A study released by Harvard University a week ago claimed the specialized onboard Aircraft ventilation systems in the airplane filter our 99% of airborne viruses.
The aviation industry across the globe is starting to gain some momentum after a long break following the Coronavirus pandemic. Airlines are conducting flights with various offers this season keeping safety and precaution at the optimum level. Passengers are slowly building confidence in air travel as the transmission rate of the COVID-19 virus inside the aircraft is found to be minimal.
The latest scientific study, research, and evidence have claimed the ventilation system inside the aircraft prevents transmission of airborne viruses.
A study released by Harvard University a week ago claimed the specialized onboard ventilation systems in the airplane filter our 99% of airborne viruses. The study funded by airlines, aircraft manufacturers, and airports used advanced computer models to review airflow in aircraft cabins.
Researchers said the air recirculated back into the aircraft cabin after being ventilated goes through high-quality filters due to which the airborne viruses get filtered out. The added virus droplets transmission from one passenger to another are minimal because of a downward direction of airflow.
The report says, “This ventilation effectively counters the proximity travelers are subject to during flights.” The study also stated the gate-to-gate layered ventilation approach reduces the risk of SARS-CoV-2 transmission inside the aircraft.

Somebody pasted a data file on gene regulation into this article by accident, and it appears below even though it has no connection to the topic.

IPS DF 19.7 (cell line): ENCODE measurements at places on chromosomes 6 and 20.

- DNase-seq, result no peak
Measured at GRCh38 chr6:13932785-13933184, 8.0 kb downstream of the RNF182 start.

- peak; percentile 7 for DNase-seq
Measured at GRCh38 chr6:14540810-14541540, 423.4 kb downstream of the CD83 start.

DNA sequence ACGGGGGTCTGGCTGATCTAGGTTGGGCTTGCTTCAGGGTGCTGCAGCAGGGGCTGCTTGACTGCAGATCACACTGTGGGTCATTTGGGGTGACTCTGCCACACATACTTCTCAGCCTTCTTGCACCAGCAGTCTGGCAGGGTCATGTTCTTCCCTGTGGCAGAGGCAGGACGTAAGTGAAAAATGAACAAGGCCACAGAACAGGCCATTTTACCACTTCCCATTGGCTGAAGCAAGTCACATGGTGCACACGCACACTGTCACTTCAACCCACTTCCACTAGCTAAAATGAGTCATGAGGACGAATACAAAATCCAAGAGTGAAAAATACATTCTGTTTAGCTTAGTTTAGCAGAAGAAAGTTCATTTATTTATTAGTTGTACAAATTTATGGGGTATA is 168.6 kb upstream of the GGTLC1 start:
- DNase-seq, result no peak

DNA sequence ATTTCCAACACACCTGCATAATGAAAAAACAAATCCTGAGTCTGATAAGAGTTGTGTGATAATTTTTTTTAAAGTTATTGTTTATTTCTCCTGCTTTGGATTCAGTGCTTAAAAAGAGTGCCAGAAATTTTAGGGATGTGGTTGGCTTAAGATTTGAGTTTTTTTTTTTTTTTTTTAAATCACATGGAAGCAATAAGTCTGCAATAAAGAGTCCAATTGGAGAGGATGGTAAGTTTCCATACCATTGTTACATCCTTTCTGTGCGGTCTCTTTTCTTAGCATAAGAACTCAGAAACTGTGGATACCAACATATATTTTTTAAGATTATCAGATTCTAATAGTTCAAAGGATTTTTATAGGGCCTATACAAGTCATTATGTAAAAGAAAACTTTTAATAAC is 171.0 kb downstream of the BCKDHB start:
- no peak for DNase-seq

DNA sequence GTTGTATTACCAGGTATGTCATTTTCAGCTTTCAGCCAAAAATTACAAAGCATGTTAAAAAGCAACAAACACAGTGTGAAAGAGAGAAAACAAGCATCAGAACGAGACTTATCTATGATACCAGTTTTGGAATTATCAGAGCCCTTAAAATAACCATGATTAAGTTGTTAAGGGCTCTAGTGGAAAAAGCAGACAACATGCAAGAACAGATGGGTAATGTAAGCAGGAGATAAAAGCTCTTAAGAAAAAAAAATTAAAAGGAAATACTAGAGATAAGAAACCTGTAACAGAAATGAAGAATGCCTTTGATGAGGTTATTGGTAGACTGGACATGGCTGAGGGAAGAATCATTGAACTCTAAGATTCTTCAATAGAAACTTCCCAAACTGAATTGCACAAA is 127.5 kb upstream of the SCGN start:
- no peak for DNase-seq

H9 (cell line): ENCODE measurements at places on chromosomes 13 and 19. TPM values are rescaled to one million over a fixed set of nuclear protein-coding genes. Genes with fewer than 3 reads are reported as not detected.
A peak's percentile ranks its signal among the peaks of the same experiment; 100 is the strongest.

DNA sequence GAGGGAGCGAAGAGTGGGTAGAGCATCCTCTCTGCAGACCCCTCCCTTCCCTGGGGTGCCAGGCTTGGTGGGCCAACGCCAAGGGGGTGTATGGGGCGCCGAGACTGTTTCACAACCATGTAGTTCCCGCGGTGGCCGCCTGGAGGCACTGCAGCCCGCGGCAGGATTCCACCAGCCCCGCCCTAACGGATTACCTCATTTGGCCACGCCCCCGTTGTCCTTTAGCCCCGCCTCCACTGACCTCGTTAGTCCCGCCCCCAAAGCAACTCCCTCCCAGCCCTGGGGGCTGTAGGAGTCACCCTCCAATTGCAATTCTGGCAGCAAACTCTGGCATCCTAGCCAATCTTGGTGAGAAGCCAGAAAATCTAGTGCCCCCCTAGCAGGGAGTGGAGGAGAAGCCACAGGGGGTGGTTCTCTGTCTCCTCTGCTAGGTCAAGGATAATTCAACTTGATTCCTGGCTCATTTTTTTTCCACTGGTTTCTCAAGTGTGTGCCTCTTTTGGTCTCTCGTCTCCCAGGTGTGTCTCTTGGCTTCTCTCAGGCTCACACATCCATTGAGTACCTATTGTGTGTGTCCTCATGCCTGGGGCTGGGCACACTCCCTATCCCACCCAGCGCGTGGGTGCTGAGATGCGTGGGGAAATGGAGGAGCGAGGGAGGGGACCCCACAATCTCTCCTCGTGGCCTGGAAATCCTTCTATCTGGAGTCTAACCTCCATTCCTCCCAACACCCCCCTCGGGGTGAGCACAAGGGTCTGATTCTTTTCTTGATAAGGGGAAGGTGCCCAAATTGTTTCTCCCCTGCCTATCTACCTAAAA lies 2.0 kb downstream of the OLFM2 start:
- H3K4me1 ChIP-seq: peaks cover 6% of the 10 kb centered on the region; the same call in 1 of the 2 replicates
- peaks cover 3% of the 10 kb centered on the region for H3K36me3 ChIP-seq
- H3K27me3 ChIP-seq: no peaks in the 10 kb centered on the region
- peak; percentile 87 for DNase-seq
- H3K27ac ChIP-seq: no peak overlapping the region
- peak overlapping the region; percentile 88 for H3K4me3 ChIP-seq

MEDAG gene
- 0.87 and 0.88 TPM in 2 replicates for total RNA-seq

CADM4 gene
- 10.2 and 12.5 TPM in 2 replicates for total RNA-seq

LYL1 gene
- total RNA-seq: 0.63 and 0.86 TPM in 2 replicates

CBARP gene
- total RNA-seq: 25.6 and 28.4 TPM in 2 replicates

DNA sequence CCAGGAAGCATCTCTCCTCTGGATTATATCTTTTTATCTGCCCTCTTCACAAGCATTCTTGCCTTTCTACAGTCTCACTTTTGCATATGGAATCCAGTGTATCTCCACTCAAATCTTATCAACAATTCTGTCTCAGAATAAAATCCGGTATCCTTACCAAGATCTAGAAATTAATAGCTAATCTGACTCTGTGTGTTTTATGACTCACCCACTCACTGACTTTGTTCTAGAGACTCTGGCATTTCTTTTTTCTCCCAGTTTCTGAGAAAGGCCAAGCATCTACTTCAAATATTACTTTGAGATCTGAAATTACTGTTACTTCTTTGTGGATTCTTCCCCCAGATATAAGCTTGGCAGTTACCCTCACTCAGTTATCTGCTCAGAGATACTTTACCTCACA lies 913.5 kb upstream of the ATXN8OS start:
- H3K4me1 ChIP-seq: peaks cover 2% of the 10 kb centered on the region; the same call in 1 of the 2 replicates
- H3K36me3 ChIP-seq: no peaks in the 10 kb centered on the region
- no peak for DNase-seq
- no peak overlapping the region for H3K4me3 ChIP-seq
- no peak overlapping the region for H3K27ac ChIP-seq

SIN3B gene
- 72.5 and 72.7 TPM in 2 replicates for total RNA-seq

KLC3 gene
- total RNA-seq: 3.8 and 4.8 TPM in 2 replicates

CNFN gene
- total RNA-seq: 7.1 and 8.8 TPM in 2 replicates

The researchers have said the passengers must not rely on ventilation systems only but always wear masks, sanitize hands, and go-through self-screening for Covid-19 symptoms.
The US Department of Defense has already conducted research stating the ventilation systems on airplanes filter the air efficiently and remove particles that play a vital role in transmitting viruses. This report suggests that people don’t need to hesitate while traveling by air.
The Defense Advanced Research Project Agency (DARPA) conducted research with Boeing 777-200 and 767-300 with various sensors to replicate the fully-loaded passenger flight. A dummy wearing a surgical mask was used for simulating a coughing passenger infected with a virus and the fluorescent aerosol tracers were deployed to track the movement of particles emitted while coughing. The particles were sucked quickly by the ventilation system.
Other researchers across the globe are studying vastly to prove the worthiness of the aircraft ventilation system. Irish researchers said the transmission of the virus inside the aircraft may be minimal, however, the long-haul and transit flights may pose a higher risk of transmitting viruses as passengers have to spend multi-hour layovers in airport lounges.